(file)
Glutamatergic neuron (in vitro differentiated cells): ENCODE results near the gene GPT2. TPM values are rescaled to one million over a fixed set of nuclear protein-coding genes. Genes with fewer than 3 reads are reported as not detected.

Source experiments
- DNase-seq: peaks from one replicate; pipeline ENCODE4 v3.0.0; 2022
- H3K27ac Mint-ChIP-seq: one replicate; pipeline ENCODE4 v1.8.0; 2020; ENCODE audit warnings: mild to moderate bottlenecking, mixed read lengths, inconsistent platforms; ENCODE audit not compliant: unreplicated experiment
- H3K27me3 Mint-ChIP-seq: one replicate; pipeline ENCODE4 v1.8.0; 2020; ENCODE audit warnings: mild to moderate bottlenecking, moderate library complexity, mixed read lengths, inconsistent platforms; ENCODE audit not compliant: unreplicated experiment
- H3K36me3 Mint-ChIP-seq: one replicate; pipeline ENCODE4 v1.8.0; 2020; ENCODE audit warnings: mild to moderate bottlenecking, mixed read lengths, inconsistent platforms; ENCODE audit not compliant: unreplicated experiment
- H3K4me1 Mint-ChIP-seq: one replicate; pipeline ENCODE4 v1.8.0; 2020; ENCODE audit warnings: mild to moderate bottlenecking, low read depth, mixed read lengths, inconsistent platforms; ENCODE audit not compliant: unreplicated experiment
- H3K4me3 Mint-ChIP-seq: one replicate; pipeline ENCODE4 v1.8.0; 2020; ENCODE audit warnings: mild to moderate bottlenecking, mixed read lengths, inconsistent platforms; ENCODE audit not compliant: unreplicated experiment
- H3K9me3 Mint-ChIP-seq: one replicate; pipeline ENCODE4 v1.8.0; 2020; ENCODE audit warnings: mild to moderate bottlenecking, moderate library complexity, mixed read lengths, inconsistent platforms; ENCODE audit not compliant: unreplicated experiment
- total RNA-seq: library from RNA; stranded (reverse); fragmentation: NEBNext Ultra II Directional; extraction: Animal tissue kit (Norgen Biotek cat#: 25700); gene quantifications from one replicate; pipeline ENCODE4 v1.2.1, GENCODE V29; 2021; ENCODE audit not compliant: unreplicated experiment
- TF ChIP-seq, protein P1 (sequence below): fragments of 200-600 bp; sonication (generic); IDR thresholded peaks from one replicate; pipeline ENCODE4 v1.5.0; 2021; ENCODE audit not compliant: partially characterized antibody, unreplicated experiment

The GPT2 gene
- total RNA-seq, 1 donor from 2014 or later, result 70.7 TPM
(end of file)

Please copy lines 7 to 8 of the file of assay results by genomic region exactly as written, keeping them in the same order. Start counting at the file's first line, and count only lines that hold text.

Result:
- H3K4me1 Mint-ChIP-seq: one replicate; pipeline ENCODE4 v1.8.0; 2020; ENCODE audit warnings: mild to moderate bottlenecking, low read depth, mixed read lengths, inconsistent platforms; ENCODE audit not compliant: unreplicated experiment
- H3K4me3 Mint-ChIP-seq: one replicate; pipeline ENCODE4 v1.8.0; 2020; ENCODE audit warnings: mild to moderate bottlenecking, mixed read lengths, inconsistent platforms; ENCODE audit not compliant: unreplicated experiment